New Research Shows Perot Voters Stay Together, Tough to Convince
WASHINGTON — THE 19 percent of the voting public that opted for Ross Perot in last year's presidential race will not go gently into the two-party system.
Teddy Roosevelt's Bull Moose candidacy in 1912, "Fighting Bob" LaFollette in 1924, George Wallace in 1968, and even John Anderson in 1980 - each pulled a significant chunk of votes outside of this system.
But never before has a third-party voting bloc remained so strongly unaligned with either party eight months after a national election as has the one behind Mr. Perot.
This is one conclusion of a new Perot-voter study - the largest yet - released this week by the Democratic Leadership Council (DLC), a group of moderate Democrats.
President Clinton needs to win the confidence of these voters if he is to govern with majority support, according to the backers of the study.
Winning their confidence, these Democrats suggest, will be extraordinarily difficult.
"These voters hold the key to the future of American politics," says DLC president Al From.
The Perot voters are pragmatists who want government to address serious national problems, beginning with the job-short economy, and get something done. But they are also skeptics who are angry and disillusioned with government, especially Congress, viewing it as corrupt, irresponsible, and ineffective.
A majority of them used to vote Republican at the national level, but they are even more negative about Republicans than Democrats.
Perot voters are "extremely skeptical" of Mr. Clinton, says Stanley Greenberg, a pollster associated with the Clinton White House and the manager of the DLC's Perot-voter study. To win their confidence, Dr. Greenberg says, will require a "sustained show of effectiveness" at breaking gridlock and bringing radical change to government.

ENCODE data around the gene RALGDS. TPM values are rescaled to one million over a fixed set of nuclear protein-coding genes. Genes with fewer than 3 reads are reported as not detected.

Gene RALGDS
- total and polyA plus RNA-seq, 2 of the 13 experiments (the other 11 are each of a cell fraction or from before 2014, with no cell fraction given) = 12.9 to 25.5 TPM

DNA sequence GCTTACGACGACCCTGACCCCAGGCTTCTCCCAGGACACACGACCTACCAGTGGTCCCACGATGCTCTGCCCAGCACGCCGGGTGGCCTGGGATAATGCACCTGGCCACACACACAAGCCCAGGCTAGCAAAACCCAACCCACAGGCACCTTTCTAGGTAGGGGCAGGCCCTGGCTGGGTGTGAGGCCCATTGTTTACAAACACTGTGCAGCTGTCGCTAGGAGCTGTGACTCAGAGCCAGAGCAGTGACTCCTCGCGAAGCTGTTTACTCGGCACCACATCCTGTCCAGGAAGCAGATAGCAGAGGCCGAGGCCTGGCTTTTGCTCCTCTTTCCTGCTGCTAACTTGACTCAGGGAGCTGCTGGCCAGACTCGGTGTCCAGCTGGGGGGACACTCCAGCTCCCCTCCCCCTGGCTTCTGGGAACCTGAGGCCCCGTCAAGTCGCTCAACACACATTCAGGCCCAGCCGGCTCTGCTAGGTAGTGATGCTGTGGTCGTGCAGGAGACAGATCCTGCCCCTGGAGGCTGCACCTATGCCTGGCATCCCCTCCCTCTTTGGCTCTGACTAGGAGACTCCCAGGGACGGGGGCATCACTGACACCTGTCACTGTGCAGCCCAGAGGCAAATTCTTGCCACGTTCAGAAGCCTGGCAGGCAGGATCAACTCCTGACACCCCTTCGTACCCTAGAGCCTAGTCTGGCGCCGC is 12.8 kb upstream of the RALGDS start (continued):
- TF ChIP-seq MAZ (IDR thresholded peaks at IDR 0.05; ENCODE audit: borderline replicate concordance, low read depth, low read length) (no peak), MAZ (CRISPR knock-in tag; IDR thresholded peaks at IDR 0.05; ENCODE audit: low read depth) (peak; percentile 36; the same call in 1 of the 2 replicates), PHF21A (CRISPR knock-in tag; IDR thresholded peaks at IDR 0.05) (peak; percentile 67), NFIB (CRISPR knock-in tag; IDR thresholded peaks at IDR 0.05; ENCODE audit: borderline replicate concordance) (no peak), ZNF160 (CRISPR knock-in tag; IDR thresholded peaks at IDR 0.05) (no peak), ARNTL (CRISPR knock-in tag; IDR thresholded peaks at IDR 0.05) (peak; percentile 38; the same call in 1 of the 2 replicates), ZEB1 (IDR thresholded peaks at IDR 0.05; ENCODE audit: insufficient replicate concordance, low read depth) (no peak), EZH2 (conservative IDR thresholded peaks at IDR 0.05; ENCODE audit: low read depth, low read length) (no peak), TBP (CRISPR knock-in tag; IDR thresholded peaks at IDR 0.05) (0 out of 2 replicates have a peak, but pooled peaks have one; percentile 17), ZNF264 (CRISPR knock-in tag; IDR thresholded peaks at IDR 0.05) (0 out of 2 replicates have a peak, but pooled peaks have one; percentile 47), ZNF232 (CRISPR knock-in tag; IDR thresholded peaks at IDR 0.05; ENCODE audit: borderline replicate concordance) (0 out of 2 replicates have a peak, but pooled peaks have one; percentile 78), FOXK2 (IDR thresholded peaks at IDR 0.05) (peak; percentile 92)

AFTER surveying 1,200 Perot voters and conducting six focus-group discussions across the country, he says, "it's hard not to come away from this with a feeling of permanence." The skepticism and alienation of these voters with government and politics is "incredibly deep."
One of the most striking aspects of the focus-group sessions was the strong and immediate emotion Perot voters brought to bear against Congress. The words and phrases they use are strong ones: liars, cheats, not in the real world, tower of Babel. They see Congress as controlled by special interests and with little concern for average people, he says.
One strategy that would help Clinton with these voters, Mr. From says, is to take a more assertive role with Congress. To Perot supporters, "the worst thing that could happen to Clinton is to be captured by the Washington establishment."
Greenberg offers Ronald Reagan as an example of a president who took an outsider, oppositional posture with Congress but was still able to move a legislative program through it.
The study indicates that Republican leaders, and perhaps Perot himself, may be misreading the concern of Perot voters over the federal budget deficit.
Some of them in fact hold what Greenberg calls "green eyeshades" concerns over the deficit as bad accounting and a drag on the credit markets. But for most Perot voters, the deficit is a symbol of the massive irresponsibility of government. Cutting the deficit is less a fiscal or economic move than a "test of character" to these voters.
And Perot voters are not without frank doubts about Perot himself. They are concerned about his temperament and whether he could really get anything done in government. But they also feel no need to dwell on those doubts, since Perot is not currently running for office.
Perot is seen as a mirror image of how his supporters view Congress, Greenberg says: He gets things done; he cares about ordinary people.
These are not small-government, low-taxes conservatives. They want government to address problems. But they resent paying taxes to a government that can't do things right.